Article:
If history teaches us a lesson, stocks in home improvement retailers are poised to jump once markets reopen following the worst of Hurricane Sandy’s damage.
The effect is likely to be short-lived, but at least three previous cases suggest natural disasters of this magnitude provide a short-term boost to retailers who sell the supplies and equipment homeowners need to prepare for inclement weather and repair damages.
It was difficult to gauge the pre-storm impact on home-renovation retail stocks Monday, as the New York Stock Exchange was shut down because of the hurricane. But in the case of three of the worst hurricanes in recent history – Katrina, Ike and Irene – share prices for home-renovation retailers sometimes jumped more than 10 per cent within a few days of the hurricane’s formation, declining a day or two later.
Home Depot Inc. rose almost 8 per cent during last year’s Hurricane Irene. Lowes Cos.’ stock rose just more than 11 per cent eight days into Hurricane Ike in 2008 – but, illustrating the short-term nature of these jumps, fell 8 per cent just a day later.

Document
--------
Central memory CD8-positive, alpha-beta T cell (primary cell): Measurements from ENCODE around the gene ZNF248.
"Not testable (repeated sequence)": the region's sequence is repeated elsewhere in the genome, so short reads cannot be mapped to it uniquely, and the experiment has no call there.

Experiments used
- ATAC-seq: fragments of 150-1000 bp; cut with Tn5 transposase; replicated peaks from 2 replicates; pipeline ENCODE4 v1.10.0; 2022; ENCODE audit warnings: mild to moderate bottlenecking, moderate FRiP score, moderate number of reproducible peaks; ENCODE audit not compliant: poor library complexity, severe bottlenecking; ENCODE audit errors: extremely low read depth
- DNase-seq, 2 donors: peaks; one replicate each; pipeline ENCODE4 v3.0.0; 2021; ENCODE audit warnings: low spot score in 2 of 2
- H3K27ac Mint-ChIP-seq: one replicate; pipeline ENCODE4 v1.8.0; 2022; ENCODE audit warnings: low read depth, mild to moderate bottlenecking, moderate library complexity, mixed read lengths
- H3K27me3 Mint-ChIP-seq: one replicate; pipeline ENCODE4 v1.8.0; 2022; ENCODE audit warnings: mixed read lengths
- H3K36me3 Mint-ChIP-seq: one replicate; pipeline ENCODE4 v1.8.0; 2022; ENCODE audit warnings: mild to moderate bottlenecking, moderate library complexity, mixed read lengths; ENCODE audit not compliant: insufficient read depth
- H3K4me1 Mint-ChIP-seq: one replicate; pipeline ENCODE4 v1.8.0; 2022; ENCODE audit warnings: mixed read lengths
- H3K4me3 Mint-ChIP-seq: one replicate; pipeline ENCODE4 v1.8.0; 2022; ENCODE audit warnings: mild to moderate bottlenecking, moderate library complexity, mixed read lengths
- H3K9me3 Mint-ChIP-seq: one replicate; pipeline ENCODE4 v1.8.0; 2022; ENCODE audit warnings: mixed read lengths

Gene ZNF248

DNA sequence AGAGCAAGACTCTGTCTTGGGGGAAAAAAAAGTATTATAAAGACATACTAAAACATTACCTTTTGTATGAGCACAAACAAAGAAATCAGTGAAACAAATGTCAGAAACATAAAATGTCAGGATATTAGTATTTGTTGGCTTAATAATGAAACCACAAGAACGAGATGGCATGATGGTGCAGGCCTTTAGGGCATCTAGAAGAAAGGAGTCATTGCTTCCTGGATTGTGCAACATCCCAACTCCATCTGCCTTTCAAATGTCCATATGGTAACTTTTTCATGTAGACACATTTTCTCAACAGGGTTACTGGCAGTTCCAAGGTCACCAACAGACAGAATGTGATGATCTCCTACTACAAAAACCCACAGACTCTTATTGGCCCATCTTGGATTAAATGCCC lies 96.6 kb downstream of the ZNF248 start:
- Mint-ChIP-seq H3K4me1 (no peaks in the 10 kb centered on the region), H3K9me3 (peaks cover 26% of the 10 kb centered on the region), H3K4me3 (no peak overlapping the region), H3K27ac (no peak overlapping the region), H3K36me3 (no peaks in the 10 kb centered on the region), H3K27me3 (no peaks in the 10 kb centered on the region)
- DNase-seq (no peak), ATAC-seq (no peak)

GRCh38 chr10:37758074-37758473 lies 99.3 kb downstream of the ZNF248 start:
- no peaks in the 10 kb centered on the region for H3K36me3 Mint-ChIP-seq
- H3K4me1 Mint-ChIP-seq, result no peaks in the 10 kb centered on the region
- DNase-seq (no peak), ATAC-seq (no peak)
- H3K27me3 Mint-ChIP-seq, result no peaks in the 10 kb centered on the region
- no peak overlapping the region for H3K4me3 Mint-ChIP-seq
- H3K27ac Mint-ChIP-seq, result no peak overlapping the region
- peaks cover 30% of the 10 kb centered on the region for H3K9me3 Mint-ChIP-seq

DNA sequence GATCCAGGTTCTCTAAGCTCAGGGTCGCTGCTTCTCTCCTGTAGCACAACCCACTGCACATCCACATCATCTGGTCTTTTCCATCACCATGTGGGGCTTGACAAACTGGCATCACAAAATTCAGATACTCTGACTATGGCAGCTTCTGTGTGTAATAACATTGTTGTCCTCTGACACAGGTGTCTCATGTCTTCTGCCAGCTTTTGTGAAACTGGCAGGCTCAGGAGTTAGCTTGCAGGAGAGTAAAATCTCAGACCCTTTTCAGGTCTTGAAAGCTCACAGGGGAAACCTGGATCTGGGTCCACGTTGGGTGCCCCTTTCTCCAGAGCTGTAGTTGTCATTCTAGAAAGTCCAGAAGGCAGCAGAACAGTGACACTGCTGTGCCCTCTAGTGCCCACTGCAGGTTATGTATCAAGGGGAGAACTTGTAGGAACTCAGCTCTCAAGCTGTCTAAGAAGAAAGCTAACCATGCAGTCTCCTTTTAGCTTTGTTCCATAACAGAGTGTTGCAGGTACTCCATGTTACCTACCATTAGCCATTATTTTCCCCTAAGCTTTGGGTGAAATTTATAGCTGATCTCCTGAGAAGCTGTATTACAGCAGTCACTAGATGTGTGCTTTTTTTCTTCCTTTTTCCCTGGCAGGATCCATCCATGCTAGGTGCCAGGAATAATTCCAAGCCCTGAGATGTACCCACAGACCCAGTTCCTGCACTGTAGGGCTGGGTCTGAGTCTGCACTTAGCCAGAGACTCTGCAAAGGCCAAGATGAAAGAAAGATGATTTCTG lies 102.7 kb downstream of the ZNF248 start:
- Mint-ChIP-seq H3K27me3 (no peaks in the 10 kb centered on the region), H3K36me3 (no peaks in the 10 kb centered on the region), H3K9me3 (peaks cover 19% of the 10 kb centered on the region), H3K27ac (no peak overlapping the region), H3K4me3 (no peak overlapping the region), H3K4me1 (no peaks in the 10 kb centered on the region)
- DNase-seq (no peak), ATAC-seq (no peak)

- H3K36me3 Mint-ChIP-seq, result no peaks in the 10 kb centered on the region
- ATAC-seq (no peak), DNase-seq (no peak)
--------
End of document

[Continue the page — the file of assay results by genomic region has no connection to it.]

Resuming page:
The quick bump in share price might be a worthwhile opportunity for investors looking to jump onto one of these stocks in the very short term. But the irregularity of the price jump, both in terms of size and duration, means there is no guarantee you will make the quick buck you’re looking for.
While the lead-up to a hurricane should theoretically boost sales and thus company value, both Lowes and Home Depot saw price dips Friday before markets closed.
Analysts were careful to note on Monday that while a storm-related bump in share prices can be seen during hurricanes, it’s too short-term to affect their valuations of the retailers.
“Weather always tends to be a factor for these companies,” said Robin Diedrich, an analyst with Edward D. Jones & Co. Because of the long-term views necessary to generate forecasts, she said, the short-term blip doesn’t play into her valuations. “Weather, in general, tends not to be something we focus too much on.”
“We’ll see a short term spike … with the sale of some products as consumers get ready to deal with the storm and prevent the damage, and then to fix whatever damage may have happened,” said Canaccord Genuity analyst Derek Dley.
But Mr. Dley, who covers Canadian companies Rona Inc. and Canadian Tire Corp., said the hurricane’s impact was too short-lived to affect his numbers. Because Canada won’t be as badly affected as the U.S., the possibility of a spike here is even smaller.